The EU commission would not be bound to introduce such legislation even if enough citizens sign the petition. That said, the issues at stake have raised widespread concern. When the commission, which negotiates trade deals on behalf of the 28 EU members, sought public comment on how the trade agreement should deal with investor protections, it received a whopping 150,000 responses.
The inclusion of a controversial investor-state dispute mechanism that would allow foreign companies to sue governments over regulations that damage business has become a major talking point in the EU.
Opponents say it allows foreign investors to challenge a state’s sovereignty to enact regulations meant to protect its population.
“TTIP is really, really a hot issue everywhere in Europe,” said Ska Keller, a German member of European Parliament whose Greens political group has taken the lead in opposing the deal. “I know the commission usually says its only hot in Germany and one or two other countries, but that’s really not true.”
In the lead up to May’s parliamentary elections, Keller said her campaigning took her to multiple EU countries where “TTIP was the one issue that came up everywhere.”
“We’re not at all against trade with the U.S.,” she said. “It just should happen in a way that people from both sides profit from it — not just rich people, but ordinary people — without harming the environment.”
Although the petition her party supports is nonbinding, she said the process has provided enough leverage to halt less well-known issues, such as controversial EU water directives.
Europe’s biggest exporter, Germany, has become an unlikely hotbed of dissent against the deal. While German Chancellor Angela Merkel remains publicly supportive, widespread anger over reports of U.S. spying and perceptions the deal would lower EU food safety standards are fueling popular unrest.
In particular, the trade deal’s potential to bring U.S. poultry into Europe has become a marquee issue among opponents, who don’t want to see grocery shelves stocked with poultry rinsed with hyperchlorinated water, a cleaning method not allowed in the EU.
And while U.S. embassy efforts to promote TTIP may gain traction in the Swedish countryside, they’re unlikely to be well received in the new EU Parliament, which shifted toward radical and trade-skeptical groups in the elections last May and has the ultimate thumbs up or thumbs down on the deal.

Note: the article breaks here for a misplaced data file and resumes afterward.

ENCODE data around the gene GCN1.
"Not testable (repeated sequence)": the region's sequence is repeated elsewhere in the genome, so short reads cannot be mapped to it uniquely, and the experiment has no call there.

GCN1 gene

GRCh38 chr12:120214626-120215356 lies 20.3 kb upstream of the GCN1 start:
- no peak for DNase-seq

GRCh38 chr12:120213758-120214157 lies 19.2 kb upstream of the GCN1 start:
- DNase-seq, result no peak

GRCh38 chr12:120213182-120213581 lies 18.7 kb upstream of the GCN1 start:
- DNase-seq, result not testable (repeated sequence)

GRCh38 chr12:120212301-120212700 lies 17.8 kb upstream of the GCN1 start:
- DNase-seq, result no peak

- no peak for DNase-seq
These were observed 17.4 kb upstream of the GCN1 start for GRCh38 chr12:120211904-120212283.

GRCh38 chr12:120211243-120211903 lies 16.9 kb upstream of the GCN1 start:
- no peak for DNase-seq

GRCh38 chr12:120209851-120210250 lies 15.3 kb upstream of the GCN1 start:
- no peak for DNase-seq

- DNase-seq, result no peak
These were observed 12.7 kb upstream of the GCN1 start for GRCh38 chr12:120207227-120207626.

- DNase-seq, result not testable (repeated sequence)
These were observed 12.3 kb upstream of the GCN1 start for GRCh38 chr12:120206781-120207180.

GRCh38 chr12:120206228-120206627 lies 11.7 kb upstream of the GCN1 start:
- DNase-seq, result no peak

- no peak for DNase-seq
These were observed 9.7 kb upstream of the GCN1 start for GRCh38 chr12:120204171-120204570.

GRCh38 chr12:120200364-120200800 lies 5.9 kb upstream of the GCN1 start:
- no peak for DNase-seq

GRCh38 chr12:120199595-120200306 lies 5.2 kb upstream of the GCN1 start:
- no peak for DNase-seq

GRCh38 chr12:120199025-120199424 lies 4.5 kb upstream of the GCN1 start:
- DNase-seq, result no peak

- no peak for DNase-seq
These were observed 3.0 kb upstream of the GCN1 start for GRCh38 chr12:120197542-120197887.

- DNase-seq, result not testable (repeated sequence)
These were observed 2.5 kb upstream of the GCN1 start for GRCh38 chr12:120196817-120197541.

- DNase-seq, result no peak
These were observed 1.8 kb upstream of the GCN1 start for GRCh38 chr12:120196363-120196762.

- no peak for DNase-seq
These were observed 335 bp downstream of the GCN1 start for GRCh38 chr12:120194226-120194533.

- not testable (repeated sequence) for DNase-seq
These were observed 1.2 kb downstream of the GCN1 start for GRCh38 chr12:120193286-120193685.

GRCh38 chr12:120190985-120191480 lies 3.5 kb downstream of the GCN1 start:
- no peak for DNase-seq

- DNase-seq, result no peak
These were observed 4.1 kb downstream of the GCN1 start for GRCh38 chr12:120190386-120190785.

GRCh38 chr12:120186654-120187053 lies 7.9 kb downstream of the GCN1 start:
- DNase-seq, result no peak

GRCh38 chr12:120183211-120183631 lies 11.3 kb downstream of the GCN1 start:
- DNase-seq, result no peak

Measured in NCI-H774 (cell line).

Centrist political groups that largely in favor of the deal still control a solid majority of the 751 seats, but it’s uncertain whether politics will drive more center-left Socialists and Democrats away from supporting a deal.
European Trade Commissioner Karel De Gucht, in his first appearance before the newly composed body, told lawmakers to “be more rational” about approaching the deal — earning only scorn from skeptical members.
“De Gucht has always been arrogant in saying, especially addressing us as Greens, that we are lying, which is not really a way to deal with MEPs when they are ones to decide about trade deals,” Keller said.
A former senior EU official said that for those members still on the fence, the trade deal is a “pretty easy and politically attractive” issue to campaign against if they need to gain political points among constituents.
TTIP “has not been very well managed by the commission and the member states” in the Parliament, the official said.
De Gucht, a Belgian, will learn if his national government still supports his continued role as the EU’s top trade official by the end of this month, but the former senior official said it’s very unlikely De Gucht will continue in his current job.
“I think the new commissioner of trade will consider this as one of the main things he has to worry about,” the official said, referring to political foment over the U.S.-EU deal.